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Seeing through transparency: making corporate accountability work for workers
Author: FLEX (UK), Published on: 20 July 2018
...This report asks two crucial questions at a time when increasing numbers of governments are adopting transparency legislation as a tool to prevent human trafficking and forced labour. Firstly, it explores how to ensure that the steps companies are taking to meet transparency aims have a meaningful impact on the rights of workers. Secondly, it considers what steps should complement transparency in supply chains legislation in order to ensure the pursuit of corporate accountability has workers’ and migrants’ rights at its core. This report questions whether transparency is enough if global efforts to end human trafficking and forced labour are to be successful. It contends that whilst transparency is important it is just one piece of the puzzle needed to tackle human trafficking and forced labour...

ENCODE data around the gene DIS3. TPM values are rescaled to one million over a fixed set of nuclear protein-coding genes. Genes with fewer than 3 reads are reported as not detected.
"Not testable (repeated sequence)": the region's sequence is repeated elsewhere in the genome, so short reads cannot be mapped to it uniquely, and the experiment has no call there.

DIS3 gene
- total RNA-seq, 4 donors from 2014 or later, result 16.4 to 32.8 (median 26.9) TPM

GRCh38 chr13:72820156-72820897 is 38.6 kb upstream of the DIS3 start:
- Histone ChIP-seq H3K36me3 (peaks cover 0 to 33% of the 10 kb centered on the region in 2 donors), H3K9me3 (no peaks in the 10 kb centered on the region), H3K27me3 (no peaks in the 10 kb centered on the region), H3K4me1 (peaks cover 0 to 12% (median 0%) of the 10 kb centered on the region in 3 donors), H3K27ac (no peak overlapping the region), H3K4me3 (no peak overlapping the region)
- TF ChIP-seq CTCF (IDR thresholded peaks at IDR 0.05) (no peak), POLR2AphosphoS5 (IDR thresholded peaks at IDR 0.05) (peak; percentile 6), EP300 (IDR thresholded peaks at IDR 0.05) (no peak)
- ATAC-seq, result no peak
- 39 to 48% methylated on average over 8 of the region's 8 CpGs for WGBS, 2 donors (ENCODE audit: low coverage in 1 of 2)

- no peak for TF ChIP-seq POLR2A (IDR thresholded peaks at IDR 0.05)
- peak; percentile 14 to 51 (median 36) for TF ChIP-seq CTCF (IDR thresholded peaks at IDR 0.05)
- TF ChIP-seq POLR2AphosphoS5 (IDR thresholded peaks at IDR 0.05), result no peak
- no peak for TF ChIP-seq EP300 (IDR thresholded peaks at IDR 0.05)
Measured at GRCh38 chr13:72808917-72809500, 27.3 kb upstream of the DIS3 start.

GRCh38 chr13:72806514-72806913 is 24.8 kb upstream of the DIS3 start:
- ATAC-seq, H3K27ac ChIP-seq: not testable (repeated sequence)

It builds on detailed analysis of legal frameworks for the prevention of forced labour and human trafficking and the enforcement of labour rights in two case study countries: the United Kingdom...and Bangladesh...[T]he report develops a framework for corporate accountability which links transparency in supply chains legislation with domestic frameworks for the protection of workers’ and migrants’rights...
Table of contents
2 A global movement towards transparency – without teeth?
3 Garments, from Leicester to Dhaka and back
4 Effectiveness of UK MSA TISC provision and compliance with the Act
5 Beyond compliance: responding to the UK MSA
6 What is the meaning of true ‘transparency in supply chains’?
7 Making corporate accountability work for workers
8 Beyond transparency: towards a comprehensive prevention framework